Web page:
|Publication number||US5183101 A|
|Application number||US 07/703,445|
|Publication date||Feb 2, 1993|
|Filing date||May 21, 1991|
|Priority date||May 21, 1991|
|Publication number||07703445, 703445, US 5183101 A, US 5183101A, US-A-5183101, US5183101 A, US5183101A|
|Inventors||William A. Penaluna, Charles W. Ragsdale|
|Original Assignee||Bio-Rad Laboratories, Inc.|
|Export Citation||BiBTeX, EndNote, RefMan|
|Patent Citations (12), Non-Patent Citations (12), Referenced by (24), Classifications (14), Legal Events (4)|
|External Links: USPTO, USPTO Assignment, Espacenet|
This invention lies in the field of heat exchange devices, and particularly laboratory liquid cooling apparatus for use in connection with electrophoresis systems.
Temperature control is an important factor in achieving effective and reproducible results in electrophoretic separations, since the properties of the separation medium and the migration characteristics of the solutes both tend to vary when exposed to varying temperatures. Temperature variations occur as a result of the rise in temperature caused by the electrical resistance encountered by the current which drives the solute migration. The temperature rise is more pronounced in systems which utilize a relatively large volume of separation medium. Separations in media which fill slab-shaped and tube-shaped enclosures, for example, are more susceptible than those performed in capillary tubing where heat transfer through the capillary wall is generally sufficient to cool the medium. To avoid or minimize these variations, this temperature rise must be held in check.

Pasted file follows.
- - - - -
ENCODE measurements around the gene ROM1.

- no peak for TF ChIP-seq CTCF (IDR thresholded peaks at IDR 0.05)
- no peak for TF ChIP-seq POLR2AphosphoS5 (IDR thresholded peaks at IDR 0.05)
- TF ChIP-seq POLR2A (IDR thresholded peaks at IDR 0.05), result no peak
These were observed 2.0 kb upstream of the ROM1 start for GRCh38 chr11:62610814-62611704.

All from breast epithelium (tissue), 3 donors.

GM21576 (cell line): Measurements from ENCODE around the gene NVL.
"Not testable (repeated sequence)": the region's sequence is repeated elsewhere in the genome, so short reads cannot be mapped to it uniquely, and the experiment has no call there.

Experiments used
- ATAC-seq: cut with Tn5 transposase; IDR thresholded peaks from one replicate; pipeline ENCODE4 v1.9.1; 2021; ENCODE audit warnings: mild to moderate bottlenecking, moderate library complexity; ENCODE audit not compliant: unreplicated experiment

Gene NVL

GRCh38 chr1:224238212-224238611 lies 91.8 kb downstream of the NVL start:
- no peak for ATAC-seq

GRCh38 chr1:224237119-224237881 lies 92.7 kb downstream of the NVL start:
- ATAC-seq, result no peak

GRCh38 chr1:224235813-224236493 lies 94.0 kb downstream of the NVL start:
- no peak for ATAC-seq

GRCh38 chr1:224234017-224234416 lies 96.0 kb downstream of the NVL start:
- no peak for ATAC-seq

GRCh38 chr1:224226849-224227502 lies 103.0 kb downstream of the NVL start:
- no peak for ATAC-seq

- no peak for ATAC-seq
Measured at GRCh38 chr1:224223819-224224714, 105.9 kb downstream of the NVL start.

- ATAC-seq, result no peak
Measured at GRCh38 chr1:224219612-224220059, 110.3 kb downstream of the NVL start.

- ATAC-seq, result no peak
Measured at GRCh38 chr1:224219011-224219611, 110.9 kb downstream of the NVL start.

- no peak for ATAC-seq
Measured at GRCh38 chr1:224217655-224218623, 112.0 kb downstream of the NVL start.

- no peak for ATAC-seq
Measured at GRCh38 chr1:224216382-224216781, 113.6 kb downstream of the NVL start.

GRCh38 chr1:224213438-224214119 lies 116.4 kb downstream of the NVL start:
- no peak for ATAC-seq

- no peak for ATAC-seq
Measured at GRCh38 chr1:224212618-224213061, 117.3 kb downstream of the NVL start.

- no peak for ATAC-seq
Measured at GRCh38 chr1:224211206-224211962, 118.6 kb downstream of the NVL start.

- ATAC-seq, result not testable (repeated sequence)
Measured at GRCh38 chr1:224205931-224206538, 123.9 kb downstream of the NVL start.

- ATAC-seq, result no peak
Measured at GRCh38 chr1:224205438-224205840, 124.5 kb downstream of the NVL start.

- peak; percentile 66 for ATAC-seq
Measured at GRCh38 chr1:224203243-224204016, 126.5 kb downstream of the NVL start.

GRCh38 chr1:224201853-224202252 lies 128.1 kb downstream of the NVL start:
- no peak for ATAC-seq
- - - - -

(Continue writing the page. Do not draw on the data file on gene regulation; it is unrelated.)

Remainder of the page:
In systems where heat transfer to the atmosphere alone does not provide sufficient cooling, one of the buffer solutions used to provide the electrical contact between the separation medium and the electrodes is also used as a heat transfer medium. For the buffer solution to serve both functions, a larger quantity is used than would otherwise be employed, the excess serving as a heat sink. Buffer solution heat sinks are commonly used with slab gels, where the flat faces of the slab gel enclosure provide a convenient contact area for heat transfer. In such arrangements, one or both of the electrode buffers is held in a chamber which not only contains the electrode and encloses one edge of the gel but also extends along the surface of one or both of the glass plates which form one side of the gel enclosure. To distribute the cooling over the entire gel face, the buffer solution is circulated or agitated within the chamber while a small portion of the buffer is refrigerated through a small segment of the chamber wall.